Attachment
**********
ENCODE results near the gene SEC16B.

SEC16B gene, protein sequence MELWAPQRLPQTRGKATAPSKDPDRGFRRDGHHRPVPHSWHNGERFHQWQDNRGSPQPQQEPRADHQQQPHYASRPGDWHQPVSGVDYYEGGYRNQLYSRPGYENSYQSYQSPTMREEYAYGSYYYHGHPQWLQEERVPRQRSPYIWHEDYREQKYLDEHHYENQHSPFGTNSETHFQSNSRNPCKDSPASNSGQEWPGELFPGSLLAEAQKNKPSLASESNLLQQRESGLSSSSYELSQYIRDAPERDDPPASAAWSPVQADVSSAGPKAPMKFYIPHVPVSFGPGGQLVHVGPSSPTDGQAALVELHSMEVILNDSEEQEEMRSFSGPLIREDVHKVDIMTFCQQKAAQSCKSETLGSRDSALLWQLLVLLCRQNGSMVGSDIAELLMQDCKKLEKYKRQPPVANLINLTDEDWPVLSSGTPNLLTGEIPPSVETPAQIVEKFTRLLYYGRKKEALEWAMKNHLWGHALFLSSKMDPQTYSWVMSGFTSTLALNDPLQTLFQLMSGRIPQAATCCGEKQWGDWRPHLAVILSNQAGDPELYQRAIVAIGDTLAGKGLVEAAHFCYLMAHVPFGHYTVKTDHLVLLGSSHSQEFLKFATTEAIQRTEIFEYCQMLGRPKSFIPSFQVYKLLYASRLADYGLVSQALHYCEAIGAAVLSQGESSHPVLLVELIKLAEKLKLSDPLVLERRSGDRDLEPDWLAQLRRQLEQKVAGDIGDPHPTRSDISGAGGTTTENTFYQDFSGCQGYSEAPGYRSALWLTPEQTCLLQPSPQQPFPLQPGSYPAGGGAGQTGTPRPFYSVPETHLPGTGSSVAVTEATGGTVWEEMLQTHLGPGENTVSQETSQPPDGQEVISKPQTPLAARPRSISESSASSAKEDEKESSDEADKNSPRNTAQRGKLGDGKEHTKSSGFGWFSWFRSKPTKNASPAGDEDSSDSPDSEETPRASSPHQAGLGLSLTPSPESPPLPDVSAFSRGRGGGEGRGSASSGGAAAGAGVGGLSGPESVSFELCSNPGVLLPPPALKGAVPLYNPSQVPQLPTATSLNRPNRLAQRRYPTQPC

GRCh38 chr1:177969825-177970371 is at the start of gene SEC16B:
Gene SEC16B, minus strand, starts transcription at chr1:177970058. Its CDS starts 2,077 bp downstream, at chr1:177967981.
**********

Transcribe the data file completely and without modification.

ENCODE results near the gene SEC16B.

SEC16B gene, protein sequence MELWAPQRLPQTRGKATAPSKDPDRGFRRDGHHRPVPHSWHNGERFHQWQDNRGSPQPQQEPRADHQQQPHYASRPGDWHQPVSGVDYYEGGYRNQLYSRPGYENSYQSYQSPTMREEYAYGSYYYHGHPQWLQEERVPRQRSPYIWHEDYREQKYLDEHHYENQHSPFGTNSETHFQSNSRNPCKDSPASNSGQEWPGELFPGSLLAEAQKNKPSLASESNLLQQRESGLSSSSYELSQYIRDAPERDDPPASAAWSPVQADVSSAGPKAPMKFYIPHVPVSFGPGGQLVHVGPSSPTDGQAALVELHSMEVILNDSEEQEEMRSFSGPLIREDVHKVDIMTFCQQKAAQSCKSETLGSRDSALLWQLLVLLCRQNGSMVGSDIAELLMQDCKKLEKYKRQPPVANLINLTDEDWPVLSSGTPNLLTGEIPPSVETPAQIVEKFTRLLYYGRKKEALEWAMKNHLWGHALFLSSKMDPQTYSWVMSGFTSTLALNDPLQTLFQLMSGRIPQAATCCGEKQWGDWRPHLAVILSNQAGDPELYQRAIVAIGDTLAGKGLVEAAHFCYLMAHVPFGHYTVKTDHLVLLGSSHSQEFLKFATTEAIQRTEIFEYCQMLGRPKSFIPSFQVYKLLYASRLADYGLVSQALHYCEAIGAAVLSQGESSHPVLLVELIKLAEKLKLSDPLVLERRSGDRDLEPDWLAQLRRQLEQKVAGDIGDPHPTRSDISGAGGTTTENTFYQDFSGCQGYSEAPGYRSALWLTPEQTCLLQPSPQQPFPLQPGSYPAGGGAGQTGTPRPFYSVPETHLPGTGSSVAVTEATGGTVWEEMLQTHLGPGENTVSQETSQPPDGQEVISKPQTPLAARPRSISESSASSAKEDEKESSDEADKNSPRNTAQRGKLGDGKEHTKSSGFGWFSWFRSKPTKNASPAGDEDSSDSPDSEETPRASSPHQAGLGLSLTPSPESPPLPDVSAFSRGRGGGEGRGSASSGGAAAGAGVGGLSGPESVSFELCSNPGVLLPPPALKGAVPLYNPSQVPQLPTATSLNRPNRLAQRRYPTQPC

GRCh38 chr1:177969825-177970371 is at the start of gene SEC16B:
Gene SEC16B, minus strand, starts transcription at chr1:177970058. Its CDS starts 2,077 bp downstream, at chr1:177967981.